Walter Scott


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First Edition, First Impression:

Redgauntlet. A Tale of the Eighteenth Century. By the Author of "Waverley". In Three Volumes. Vol. I (II-III). Edinburgh: Printed for Archibald Constable and Co. Edinburgh; And Hurst, Robinson and Co., London, 1824.

Composition | Sources | Synopsis | Reception | Links


There is little surviving evidence regarding the genesis of Redgauntlet. Scott's only recorded remarks on the novel to follow Saint Ronan's Well are misleading. On September 9 1823, with Saint Ronan's Well only half-written, Scott's publisher Archibald Constable reports to his partner Robert Cadell that Scott had already sketched out the plan of its successor, a supernaturally themed work entitled The Witch. This description in no way matches Redgauntlet, or indeed any of the subsequent Waverley Novels, although some of the material may have been channelled into Letters on Demonology and Witchcraft (1830). Later, on 13 January 1824, Scott informs Cadell that he is working on a novel set during the Crusades. He subsequently mentions the same idea in correspondence with his friends Daniel Terry (5 February) and Lady Louisa Stuart (4 April), both of whom had been apprized of Scott's identity as the 'Author of Waverley'. Clearly, however, he is referring to The Betrothed and The Talisman, published together immediately after Redgauntlet as Tales of the Crusaders.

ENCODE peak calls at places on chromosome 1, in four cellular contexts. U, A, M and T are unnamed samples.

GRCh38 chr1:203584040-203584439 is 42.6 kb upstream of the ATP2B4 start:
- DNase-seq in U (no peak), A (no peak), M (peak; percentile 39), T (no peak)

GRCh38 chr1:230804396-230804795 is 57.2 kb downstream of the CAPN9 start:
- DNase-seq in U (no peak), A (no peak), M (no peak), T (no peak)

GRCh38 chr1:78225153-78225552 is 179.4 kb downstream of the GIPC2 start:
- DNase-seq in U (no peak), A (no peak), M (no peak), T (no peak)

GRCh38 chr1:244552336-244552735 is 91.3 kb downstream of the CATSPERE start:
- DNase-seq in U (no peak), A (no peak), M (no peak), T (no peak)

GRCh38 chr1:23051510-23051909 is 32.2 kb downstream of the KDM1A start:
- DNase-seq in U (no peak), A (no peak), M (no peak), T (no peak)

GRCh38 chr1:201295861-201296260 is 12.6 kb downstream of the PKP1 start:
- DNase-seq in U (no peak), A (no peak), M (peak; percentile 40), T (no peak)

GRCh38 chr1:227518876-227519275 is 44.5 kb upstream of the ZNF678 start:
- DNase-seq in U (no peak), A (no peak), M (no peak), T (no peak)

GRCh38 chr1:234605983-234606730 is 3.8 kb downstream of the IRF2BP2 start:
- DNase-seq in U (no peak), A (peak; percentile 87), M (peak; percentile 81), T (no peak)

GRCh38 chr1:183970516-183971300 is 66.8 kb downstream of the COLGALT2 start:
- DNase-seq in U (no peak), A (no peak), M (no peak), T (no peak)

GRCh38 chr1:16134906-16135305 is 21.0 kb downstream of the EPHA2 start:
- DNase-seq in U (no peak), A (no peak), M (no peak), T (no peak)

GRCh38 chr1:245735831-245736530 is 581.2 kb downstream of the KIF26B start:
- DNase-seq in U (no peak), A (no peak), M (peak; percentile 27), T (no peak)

Back Stairs of Parliament House, Edinburgh, 1819, handcoloured pencil drawing by James Skene (Corson MSS)

Scott's silence as to the novel he was actually composing -- a silence which verges on deliberate misdirection -- lends support to the widely held view that Redgauntlet is Scott's most deeply personal novel. It offers more parallels with Scott's own life story than any other Waverley Novel. In particular, it draws on Scott's training as a lawyer and preparation for the bar (see Professional Life), on the tour of the Lake District in 1797 when he met his wife (see Williamina, Charlotte and Marriage), and on a professional visit to Dumfries and Galloway in 1807. Many commentators have detected a self-portrait in the young lawyer Alan Fairford, and a depiction of Scott's own father in the sternly Presbyterian Saunders Fairford. Models for Alan's friend Darsie Latimer have been sought in Scott's fellow students William Clerk and Charles Kerr of Abbotrule.